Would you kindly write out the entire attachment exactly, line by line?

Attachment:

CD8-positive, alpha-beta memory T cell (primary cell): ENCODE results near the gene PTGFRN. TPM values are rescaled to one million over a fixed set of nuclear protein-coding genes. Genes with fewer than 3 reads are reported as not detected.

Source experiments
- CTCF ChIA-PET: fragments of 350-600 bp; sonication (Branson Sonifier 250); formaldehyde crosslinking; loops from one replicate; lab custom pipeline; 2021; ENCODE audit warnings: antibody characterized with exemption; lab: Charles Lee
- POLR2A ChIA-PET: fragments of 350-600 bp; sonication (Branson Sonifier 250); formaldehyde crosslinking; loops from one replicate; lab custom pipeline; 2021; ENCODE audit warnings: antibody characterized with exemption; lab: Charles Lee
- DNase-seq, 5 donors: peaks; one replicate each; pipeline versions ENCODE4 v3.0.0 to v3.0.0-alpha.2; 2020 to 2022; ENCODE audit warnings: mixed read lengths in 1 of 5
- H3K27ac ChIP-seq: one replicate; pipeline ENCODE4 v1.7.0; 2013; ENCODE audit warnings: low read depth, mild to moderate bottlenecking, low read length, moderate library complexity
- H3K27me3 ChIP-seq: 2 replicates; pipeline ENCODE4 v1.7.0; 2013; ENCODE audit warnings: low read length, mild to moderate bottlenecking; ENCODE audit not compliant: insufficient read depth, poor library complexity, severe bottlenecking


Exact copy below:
CD8-positive, alpha-beta memory T cell (primary cell): ENCODE results near the gene PTGFRN. TPM values are rescaled to one million over a fixed set of nuclear protein-coding genes. Genes with fewer than 3 reads are reported as not detected.

Source experiments
- CTCF ChIA-PET: fragments of 350-600 bp; sonication (Branson Sonifier 250); formaldehyde crosslinking; loops from one replicate; lab custom pipeline; 2021; ENCODE audit warnings: antibody characterized with exemption; lab: Charles Lee
- POLR2A ChIA-PET: fragments of 350-600 bp; sonication (Branson Sonifier 250); formaldehyde crosslinking; loops from one replicate; lab custom pipeline; 2021; ENCODE audit warnings: antibody characterized with exemption; lab: Charles Lee
- DNase-seq, 5 donors: peaks; one replicate each; pipeline versions ENCODE4 v3.0.0 to v3.0.0-alpha.2; 2020 to 2022; ENCODE audit warnings: mixed read lengths in 1 of 5
- H3K27ac ChIP-seq: one replicate; pipeline ENCODE4 v1.7.0; 2013; ENCODE audit warnings: low read depth, mild to moderate bottlenecking, low read length, moderate library complexity
- H3K27me3 ChIP-seq: 2 replicates; pipeline ENCODE4 v1.7.0; 2013; ENCODE audit warnings: low read length, mild to moderate bottlenecking; ENCODE audit not compliant: insufficient read depth, poor library complexity, severe bottlenecking